It is understood that a turnaround CEO may not survive the time needed to rescue the company. Yet a CEO that breaks up the company and makes money from consuming its assets will be very wealthy, but at the expense of the people the job is supposed to protect.
The one way around this problem was showcased by Michael Dell, who did what most of us thought was impossible. He not only took Dell private but took EMC private as well by acquiring that company.
While private, he was able to make the critical strategic decisions that turned Dell into the most powerful company in the technology space, with capabilities in line with IBM at its peak in the 1980s and with a reach far beyond what the company initially targeted.
Once that effort was complete, he again creatively took Dell public. But the turnaround was over, and Dell was then positioned for the future.
Pat Gelsinger was first hired by EMC, then acquired by Dell, and was well regarded as CEO of VMware both personally and professionally. It was also clear that Michael and Pat liked and enjoyed each other’s company. Given Dell’s dependence on Intel, I’m sure that Michael, if asked, would assist Pat in doing what Dell did when he went big and didn’t go home, as I wrote several years ago.
However, there remains a stronger relationship benefit, reputational benefits, and I’d argue life benefits to create value than gaming the broken system.
Granted, we likely should fix the system, but until and unless that happens (don’t hold your breath), Michael Dell demonstrated that taking a company private — even a large company — is possible and can provide the time needed to complete the effort.
Pat Gelsinger is putting himself at risk to do the right thing for Intel. I’d like to live in a world where executives that take this far more difficult path are supported and not penalized. We, unfortunately, don’t live in that world. But fortunately, there is a workaround. Here is hoping Pat finds and uses it or doesn’t need it because losing Pat would not bode well for Intel’s long-term future.
WiTricity Halo Wireless Charging for EVs
Last week WiTricity announced its Halo wireless charging offering for electric cars.
For those of us that have electrics, we love how they drive, we love their silence, and we love their power and torque. We don’t love the battery limitations and charging the darn things. Better battery technology is coming with newer formulations and even solid-state designs but fixing the charging process will go a long way toward making electric cars more attractive.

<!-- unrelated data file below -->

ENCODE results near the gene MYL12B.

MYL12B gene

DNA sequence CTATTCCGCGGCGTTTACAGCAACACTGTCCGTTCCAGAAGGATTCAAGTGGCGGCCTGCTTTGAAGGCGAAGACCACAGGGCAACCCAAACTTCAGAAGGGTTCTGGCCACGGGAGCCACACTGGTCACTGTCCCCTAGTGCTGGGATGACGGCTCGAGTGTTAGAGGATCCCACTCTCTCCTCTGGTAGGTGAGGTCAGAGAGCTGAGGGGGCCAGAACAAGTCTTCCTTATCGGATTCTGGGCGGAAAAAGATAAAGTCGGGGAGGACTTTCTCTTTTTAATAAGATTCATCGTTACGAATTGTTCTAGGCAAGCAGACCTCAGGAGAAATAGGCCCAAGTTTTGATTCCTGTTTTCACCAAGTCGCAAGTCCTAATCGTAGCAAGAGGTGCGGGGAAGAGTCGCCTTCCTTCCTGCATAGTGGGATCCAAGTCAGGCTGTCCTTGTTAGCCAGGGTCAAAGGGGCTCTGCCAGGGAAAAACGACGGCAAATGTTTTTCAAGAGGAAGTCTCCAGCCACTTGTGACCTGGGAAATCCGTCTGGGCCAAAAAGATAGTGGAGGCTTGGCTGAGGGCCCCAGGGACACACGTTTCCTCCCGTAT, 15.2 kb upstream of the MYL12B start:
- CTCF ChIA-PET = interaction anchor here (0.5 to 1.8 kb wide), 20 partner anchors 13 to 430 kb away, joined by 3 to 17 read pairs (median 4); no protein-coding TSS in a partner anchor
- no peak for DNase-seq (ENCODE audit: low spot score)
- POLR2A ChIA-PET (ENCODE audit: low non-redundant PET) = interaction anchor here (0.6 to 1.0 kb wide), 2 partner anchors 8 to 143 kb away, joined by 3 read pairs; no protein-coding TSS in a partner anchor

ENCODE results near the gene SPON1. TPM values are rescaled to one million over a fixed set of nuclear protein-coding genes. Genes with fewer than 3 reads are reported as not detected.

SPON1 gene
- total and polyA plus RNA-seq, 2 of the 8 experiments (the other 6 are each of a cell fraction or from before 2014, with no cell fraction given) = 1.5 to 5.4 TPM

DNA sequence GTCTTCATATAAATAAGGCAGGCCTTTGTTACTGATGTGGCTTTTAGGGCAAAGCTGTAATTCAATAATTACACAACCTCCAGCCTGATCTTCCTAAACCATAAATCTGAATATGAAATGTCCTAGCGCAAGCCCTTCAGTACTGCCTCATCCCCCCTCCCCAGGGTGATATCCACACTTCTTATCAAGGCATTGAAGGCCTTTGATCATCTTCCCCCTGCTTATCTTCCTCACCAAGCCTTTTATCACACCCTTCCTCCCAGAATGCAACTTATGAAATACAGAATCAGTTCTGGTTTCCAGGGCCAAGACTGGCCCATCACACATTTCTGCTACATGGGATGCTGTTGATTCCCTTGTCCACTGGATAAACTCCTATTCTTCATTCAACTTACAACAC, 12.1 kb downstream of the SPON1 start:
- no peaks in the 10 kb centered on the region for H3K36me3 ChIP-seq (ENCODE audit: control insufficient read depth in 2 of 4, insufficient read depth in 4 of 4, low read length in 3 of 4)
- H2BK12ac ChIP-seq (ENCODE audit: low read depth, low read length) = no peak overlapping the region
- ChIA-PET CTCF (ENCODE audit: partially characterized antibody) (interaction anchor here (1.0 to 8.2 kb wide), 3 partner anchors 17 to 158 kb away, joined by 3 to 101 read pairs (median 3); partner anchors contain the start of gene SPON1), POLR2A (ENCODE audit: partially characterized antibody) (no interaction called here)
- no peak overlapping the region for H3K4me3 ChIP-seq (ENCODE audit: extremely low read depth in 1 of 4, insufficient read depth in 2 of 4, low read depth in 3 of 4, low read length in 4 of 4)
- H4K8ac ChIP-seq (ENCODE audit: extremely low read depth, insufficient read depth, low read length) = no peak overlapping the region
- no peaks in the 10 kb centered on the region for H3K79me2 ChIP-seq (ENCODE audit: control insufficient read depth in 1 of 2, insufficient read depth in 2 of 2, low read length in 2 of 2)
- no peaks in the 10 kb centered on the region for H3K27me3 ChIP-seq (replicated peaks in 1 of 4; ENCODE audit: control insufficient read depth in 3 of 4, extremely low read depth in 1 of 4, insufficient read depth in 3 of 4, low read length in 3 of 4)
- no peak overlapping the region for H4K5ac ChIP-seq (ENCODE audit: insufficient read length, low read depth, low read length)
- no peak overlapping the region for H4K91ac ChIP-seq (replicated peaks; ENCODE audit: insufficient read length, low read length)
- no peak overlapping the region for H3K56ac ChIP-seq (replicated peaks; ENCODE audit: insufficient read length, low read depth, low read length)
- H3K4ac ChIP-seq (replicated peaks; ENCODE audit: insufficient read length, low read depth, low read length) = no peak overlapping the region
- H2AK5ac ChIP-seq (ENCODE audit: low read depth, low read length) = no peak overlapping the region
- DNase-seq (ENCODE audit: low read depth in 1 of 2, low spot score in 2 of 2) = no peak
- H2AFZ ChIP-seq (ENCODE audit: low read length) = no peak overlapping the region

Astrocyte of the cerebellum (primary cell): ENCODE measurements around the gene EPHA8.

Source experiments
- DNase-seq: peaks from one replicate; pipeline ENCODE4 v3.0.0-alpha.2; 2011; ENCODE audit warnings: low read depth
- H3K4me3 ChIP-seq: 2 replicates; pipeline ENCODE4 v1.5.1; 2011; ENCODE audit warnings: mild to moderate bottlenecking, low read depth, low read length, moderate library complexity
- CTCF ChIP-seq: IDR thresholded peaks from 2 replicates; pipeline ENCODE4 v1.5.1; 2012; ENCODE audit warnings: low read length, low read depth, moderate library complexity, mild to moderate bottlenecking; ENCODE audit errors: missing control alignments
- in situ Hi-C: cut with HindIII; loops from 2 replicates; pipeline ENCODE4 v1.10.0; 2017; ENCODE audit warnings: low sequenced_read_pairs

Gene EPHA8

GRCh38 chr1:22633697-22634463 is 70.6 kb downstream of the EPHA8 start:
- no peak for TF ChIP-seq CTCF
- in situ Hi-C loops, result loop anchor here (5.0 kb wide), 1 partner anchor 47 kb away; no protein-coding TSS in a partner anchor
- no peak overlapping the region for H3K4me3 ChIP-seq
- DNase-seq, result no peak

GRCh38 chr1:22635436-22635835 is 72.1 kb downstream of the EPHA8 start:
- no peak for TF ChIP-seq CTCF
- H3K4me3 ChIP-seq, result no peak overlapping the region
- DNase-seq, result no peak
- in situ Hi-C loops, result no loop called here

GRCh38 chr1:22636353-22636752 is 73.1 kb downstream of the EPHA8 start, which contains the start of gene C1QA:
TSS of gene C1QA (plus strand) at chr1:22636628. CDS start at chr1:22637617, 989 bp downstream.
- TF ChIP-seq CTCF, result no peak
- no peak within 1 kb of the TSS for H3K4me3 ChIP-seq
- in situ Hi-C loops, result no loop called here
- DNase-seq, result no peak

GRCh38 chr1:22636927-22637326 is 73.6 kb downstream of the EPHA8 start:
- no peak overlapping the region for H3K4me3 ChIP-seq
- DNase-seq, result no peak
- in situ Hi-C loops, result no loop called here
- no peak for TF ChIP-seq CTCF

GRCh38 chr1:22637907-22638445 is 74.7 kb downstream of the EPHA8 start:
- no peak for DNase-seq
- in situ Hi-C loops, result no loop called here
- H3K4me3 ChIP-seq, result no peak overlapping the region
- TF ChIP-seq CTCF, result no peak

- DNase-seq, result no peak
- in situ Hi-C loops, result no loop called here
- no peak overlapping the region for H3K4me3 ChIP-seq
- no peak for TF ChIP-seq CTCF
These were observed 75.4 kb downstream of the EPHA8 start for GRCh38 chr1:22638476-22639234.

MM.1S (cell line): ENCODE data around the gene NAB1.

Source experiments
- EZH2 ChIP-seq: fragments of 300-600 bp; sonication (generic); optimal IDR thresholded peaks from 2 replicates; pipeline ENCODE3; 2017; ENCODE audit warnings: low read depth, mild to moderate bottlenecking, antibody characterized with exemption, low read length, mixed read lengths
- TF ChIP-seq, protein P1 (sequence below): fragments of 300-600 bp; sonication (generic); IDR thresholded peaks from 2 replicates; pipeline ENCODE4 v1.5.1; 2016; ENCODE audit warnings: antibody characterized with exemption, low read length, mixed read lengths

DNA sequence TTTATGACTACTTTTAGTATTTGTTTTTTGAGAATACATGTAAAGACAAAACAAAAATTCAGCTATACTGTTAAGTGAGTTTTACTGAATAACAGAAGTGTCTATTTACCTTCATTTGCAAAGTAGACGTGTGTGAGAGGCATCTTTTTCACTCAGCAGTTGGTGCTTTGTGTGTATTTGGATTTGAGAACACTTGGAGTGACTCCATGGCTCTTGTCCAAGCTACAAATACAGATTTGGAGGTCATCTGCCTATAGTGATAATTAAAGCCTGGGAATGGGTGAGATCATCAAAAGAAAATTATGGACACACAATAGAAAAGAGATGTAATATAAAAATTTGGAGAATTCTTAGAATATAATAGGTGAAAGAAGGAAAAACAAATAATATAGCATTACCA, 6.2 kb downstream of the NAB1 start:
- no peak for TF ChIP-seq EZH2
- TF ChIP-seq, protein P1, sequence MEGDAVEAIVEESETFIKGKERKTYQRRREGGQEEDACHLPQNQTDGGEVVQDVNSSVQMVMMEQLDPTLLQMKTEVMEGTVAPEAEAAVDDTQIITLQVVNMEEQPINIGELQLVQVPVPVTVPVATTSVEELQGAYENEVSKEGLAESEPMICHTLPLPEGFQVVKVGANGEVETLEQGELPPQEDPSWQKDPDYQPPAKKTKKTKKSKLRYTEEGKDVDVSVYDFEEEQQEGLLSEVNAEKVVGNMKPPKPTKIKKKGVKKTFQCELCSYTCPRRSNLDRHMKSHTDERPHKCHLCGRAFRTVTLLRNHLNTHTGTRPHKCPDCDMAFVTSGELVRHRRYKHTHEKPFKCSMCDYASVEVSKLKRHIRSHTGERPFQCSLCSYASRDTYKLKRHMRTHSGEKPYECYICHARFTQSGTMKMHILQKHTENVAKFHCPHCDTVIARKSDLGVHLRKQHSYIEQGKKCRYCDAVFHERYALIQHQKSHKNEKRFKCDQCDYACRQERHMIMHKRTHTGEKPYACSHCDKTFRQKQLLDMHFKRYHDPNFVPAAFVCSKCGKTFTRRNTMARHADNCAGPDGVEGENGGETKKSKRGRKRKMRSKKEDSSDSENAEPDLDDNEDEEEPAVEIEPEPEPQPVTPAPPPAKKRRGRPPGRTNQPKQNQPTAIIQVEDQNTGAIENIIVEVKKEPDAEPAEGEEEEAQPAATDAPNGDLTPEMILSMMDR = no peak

WiTricity Halo is an offering where they plan to, for a price in the range of a good Level 2 charger, install a wireless charging station at your home so that all you must do is pull into your garage and park, and your car will charge automatically.
In a garage, public setting, or even on the street, this wireless charging option will allow you to park, leave the car, and have all the transactional parts of the effort handled either automatically or from the dash of your vehicle. No more struggling with apps, card readers, or charging cables (which have gotten a ton heavier and stiffer of late). Just park and charge.
A Hyundai Genesis charging wirelessly. The dashboard screen helps guide the driver over the charging pad and without exiting the vehicle and having to plug into a charger, the car begins charging.
The charging rate is in line with Level 2 chargers. While far slower than Level 3, many of us rarely use Level 3 chargers anyhow, preferring the simplicity of just charging at home. But we’ve also been in a rush and forgotten to plug in our cars, only to find the next morning we don’t have enough charge to make it to work and lack the 12 or so hours to charge the car before we leave.
Wireless charging fixes that and would substantially reduce not only the risk of an uncharged car but tripping over the cord (which I’ve done several times over the years).
Currently, we can wirelessly charge our phones, tablets, and even our earbuds. What we desperately need is the ability to wirelessly charge our cars. Later this year, we’ll finally get that option with WiTricity Halo.
I really want to be able to charge my electric Jaguar I-Pace wirelessly, so WiTricity’s Halo wireless charging solution is my product of the week